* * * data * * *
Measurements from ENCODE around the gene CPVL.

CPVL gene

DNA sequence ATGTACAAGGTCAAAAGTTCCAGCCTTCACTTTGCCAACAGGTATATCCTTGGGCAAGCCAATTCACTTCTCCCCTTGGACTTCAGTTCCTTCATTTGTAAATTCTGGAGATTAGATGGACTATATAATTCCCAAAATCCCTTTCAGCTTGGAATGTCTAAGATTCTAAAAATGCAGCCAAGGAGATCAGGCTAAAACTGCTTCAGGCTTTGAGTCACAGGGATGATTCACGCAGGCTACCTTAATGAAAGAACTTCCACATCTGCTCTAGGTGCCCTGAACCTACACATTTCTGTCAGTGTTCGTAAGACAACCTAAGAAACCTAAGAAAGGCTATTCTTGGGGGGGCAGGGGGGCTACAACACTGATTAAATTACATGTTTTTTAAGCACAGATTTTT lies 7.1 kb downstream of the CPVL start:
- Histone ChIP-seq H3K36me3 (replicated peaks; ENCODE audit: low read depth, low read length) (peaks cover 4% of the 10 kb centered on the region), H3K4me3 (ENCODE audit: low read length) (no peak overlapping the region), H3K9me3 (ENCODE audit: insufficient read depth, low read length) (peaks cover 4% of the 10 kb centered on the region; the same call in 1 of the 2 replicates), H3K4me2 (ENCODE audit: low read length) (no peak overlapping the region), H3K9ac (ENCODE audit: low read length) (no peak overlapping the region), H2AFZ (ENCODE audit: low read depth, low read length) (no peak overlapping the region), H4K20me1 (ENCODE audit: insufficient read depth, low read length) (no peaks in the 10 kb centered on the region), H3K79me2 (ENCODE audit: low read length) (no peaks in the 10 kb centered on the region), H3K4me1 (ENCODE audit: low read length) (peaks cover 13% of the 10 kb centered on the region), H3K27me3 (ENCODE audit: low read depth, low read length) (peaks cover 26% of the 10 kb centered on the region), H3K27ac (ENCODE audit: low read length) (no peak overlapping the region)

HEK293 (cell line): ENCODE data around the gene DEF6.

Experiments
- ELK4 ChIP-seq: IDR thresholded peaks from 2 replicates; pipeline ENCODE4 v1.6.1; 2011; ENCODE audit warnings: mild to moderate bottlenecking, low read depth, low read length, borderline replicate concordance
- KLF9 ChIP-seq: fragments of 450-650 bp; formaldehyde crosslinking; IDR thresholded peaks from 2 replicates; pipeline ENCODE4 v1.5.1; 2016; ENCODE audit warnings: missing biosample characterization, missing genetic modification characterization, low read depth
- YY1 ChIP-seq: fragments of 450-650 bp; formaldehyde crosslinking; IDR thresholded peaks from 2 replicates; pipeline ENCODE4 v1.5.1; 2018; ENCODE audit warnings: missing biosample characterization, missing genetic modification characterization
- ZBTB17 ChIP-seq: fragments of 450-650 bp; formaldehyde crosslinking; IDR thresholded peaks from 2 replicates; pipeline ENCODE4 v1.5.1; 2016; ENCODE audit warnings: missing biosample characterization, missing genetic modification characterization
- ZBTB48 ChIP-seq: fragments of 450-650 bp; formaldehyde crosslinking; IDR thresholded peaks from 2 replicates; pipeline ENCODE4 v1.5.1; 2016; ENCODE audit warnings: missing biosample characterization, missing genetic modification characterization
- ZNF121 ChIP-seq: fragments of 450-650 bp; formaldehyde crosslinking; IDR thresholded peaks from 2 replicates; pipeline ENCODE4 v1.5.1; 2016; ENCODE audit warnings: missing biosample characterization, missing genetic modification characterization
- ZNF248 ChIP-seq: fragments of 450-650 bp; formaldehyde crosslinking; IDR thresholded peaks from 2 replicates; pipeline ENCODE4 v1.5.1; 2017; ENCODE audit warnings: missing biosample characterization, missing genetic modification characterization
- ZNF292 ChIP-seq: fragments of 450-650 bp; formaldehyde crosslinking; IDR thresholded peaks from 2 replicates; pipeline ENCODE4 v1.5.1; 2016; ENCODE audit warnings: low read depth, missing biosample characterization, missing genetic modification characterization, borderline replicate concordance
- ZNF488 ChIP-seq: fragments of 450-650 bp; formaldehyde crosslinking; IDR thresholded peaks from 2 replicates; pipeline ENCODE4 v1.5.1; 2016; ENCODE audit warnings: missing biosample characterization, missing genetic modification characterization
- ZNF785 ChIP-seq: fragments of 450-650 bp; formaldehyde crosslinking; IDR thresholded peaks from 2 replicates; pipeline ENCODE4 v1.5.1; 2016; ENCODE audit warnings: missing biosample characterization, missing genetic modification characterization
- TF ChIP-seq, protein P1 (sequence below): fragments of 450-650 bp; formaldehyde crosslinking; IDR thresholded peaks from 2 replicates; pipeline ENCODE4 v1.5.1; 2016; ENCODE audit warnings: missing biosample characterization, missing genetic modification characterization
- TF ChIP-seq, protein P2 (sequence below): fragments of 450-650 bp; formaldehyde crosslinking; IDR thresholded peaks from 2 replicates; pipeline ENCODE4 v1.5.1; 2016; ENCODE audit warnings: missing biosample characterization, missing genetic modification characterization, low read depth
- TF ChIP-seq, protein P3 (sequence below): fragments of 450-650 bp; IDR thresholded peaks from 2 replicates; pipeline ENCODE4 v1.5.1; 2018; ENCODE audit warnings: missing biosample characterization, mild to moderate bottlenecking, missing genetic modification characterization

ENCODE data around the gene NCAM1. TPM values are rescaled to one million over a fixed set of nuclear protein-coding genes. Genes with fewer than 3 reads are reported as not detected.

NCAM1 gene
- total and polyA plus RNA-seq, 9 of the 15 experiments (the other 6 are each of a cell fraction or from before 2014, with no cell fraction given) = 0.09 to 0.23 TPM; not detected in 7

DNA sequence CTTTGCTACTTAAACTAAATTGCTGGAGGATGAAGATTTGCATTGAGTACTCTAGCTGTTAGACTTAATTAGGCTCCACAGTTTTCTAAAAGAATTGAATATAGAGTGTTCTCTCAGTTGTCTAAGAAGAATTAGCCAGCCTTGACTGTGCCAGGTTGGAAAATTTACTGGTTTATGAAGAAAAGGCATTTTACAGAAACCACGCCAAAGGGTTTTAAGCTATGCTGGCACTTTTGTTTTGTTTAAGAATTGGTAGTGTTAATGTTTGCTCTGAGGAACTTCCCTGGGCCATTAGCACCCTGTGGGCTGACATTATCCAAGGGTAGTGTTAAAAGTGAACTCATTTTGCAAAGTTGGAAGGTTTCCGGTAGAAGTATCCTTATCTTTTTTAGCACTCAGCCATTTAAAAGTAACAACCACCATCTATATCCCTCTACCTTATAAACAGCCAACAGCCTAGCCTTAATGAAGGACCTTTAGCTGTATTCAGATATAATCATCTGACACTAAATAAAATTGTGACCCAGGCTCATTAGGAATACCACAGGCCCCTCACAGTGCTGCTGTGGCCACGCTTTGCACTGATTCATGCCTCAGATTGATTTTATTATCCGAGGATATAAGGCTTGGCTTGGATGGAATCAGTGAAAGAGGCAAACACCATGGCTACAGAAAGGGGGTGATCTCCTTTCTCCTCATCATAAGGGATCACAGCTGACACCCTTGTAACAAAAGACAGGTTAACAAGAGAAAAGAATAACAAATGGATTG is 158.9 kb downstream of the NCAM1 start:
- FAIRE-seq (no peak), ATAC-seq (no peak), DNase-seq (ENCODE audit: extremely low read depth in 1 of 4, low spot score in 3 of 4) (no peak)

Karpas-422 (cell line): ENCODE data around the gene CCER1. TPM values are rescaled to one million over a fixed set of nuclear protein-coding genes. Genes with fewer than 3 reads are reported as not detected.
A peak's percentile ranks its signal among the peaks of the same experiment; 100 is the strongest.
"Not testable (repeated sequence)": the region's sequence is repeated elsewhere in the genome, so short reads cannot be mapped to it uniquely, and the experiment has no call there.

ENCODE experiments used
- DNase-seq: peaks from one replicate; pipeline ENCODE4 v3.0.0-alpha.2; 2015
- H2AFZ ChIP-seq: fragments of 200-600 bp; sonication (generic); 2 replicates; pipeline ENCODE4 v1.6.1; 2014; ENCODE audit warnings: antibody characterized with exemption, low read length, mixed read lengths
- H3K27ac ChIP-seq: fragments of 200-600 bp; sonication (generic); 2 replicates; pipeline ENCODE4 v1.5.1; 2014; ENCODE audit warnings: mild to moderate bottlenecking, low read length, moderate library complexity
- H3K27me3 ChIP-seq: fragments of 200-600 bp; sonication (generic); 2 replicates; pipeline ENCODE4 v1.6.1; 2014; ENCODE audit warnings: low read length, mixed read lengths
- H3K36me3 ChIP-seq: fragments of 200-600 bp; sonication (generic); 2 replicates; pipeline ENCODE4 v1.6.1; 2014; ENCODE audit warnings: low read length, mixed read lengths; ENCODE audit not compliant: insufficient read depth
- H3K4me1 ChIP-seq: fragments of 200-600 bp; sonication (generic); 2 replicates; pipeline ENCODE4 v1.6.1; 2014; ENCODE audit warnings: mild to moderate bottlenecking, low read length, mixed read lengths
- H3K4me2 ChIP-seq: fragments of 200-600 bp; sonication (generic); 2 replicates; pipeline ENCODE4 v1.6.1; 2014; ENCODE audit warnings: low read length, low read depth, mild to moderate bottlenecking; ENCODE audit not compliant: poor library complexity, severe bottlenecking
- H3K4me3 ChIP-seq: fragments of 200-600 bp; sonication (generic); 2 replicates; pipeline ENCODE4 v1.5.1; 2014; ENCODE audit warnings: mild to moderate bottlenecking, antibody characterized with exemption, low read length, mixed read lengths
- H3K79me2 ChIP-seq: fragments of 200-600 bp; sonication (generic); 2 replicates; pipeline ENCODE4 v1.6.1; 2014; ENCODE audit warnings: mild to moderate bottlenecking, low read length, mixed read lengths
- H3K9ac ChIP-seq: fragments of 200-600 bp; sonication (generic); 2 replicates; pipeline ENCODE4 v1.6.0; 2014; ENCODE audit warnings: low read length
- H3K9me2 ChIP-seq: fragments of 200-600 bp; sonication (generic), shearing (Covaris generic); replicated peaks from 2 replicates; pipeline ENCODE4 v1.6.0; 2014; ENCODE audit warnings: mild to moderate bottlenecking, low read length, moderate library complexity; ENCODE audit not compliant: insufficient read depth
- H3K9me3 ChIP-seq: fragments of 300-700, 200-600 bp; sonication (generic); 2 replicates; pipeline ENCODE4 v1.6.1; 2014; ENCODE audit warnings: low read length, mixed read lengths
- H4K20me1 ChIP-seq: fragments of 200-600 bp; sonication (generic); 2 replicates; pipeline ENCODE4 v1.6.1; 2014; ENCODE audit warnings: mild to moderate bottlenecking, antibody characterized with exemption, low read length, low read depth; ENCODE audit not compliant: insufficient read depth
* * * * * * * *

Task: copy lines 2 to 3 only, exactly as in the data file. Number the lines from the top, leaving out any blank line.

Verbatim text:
CPVL gene

DNA sequence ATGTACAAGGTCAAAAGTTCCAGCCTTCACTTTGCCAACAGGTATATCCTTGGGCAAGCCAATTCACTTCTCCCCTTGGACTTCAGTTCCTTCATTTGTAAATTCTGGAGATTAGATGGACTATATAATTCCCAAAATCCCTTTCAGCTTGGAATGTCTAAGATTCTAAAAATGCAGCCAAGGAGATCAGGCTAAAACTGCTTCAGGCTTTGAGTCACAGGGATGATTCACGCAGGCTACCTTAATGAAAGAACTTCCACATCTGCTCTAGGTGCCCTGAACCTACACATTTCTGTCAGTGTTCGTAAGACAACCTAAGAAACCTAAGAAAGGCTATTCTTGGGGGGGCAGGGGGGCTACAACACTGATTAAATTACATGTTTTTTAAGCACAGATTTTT lies 7.1 kb downstream of the CPVL start: